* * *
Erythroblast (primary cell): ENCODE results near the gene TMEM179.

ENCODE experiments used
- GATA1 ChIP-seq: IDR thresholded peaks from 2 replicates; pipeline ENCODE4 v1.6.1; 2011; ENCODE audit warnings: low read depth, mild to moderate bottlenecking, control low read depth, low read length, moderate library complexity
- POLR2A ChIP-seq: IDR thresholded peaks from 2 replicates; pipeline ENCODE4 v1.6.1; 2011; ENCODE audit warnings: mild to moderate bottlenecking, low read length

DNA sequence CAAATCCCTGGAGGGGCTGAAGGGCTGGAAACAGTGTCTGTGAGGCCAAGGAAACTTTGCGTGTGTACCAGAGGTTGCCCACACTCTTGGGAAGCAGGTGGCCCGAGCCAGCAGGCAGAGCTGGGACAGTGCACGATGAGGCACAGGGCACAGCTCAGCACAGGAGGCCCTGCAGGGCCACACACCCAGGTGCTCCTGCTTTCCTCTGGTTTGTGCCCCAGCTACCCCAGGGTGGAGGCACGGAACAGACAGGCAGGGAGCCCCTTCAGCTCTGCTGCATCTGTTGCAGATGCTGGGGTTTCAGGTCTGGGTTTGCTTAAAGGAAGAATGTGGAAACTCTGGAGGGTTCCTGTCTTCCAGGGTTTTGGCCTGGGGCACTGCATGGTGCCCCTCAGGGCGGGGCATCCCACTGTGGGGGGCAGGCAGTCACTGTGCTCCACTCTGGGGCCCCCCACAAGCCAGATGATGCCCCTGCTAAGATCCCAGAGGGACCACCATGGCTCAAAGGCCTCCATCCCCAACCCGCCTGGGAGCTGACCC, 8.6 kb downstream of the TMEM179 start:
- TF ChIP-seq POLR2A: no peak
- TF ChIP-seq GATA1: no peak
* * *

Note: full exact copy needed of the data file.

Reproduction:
Erythroblast (primary cell): ENCODE results near the gene TMEM179.

ENCODE experiments used
- GATA1 ChIP-seq: IDR thresholded peaks from 2 replicates; pipeline ENCODE4 v1.6.1; 2011; ENCODE audit warnings: low read depth, mild to moderate bottlenecking, control low read depth, low read length, moderate library complexity
- POLR2A ChIP-seq: IDR thresholded peaks from 2 replicates; pipeline ENCODE4 v1.6.1; 2011; ENCODE audit warnings: mild to moderate bottlenecking, low read length

DNA sequence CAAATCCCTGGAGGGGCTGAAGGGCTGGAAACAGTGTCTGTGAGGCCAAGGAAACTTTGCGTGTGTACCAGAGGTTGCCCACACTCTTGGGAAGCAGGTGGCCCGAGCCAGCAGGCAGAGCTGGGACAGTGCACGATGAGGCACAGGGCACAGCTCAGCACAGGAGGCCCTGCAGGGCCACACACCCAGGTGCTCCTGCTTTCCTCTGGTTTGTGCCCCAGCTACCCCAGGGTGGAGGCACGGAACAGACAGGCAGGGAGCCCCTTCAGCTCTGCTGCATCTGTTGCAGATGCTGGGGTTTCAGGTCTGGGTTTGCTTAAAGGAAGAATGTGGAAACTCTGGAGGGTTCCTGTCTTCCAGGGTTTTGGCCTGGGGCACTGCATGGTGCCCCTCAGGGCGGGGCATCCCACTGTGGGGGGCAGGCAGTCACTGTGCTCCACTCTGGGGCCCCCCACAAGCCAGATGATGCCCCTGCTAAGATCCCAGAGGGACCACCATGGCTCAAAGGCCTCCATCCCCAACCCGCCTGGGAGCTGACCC, 8.6 kb downstream of the TMEM179 start:
- TF ChIP-seq POLR2A: no peak
- TF ChIP-seq GATA1: no peak